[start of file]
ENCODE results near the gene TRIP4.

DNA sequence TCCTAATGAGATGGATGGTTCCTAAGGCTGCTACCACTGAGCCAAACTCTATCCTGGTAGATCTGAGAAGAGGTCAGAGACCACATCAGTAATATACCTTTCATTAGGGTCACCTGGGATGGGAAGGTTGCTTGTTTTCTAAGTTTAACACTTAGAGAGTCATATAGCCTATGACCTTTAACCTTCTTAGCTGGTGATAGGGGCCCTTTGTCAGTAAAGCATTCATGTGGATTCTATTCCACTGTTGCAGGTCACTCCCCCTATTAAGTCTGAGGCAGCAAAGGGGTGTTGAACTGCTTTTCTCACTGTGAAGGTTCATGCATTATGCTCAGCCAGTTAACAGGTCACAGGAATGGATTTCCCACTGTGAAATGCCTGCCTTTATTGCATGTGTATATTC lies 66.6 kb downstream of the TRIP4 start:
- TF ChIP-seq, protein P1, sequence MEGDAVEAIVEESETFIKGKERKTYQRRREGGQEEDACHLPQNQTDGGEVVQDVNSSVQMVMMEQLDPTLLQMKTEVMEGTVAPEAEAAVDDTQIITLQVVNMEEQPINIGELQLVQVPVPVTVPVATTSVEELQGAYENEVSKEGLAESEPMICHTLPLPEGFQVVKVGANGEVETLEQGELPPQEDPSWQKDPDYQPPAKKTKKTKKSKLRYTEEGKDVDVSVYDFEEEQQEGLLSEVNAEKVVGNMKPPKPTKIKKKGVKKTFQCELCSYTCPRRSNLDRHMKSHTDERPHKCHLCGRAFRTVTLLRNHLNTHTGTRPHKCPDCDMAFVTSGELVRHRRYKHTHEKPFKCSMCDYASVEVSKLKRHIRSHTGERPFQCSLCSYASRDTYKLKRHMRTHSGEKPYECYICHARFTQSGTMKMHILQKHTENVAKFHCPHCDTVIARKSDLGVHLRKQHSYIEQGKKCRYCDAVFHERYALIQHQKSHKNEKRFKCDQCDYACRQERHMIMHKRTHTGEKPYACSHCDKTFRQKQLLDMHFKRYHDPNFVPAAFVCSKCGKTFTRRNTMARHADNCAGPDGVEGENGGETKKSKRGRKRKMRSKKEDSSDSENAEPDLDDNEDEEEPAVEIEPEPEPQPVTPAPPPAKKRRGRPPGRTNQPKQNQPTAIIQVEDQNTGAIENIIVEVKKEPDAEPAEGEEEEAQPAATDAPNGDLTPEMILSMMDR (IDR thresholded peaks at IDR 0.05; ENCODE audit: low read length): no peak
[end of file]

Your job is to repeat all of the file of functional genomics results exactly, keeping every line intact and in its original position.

ENCODE results near the gene TRIP4.

DNA sequence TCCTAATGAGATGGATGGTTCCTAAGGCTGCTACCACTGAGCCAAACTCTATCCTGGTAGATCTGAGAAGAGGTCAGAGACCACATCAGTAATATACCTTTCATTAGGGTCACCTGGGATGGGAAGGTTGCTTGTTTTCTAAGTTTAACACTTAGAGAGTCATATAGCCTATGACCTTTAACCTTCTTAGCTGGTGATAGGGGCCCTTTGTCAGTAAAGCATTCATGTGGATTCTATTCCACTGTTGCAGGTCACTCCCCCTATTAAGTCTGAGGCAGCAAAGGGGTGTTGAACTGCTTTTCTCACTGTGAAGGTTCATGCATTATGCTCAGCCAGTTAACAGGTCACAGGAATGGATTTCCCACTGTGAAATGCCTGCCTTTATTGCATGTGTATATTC lies 66.6 kb downstream of the TRIP4 start:
- TF ChIP-seq, protein P1, sequence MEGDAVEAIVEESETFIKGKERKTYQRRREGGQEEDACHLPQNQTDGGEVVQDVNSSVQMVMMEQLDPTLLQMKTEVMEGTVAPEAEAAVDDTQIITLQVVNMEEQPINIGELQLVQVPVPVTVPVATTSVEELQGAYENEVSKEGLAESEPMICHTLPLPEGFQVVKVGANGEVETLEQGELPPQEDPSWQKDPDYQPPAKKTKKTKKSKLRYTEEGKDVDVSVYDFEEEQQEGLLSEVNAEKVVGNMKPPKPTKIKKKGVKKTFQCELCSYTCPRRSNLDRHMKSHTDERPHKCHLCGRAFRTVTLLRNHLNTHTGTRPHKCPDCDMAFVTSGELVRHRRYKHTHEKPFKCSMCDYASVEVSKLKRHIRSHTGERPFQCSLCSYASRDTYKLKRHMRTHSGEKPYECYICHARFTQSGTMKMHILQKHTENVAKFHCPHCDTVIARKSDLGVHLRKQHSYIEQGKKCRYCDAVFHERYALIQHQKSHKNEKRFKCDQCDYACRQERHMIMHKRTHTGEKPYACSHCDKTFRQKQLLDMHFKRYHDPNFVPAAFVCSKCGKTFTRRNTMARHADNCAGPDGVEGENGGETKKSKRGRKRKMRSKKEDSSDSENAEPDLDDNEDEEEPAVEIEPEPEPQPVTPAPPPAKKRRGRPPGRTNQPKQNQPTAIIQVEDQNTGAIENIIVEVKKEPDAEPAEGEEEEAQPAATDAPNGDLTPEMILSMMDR (IDR thresholded peaks at IDR 0.05; ENCODE audit: low read length): no peak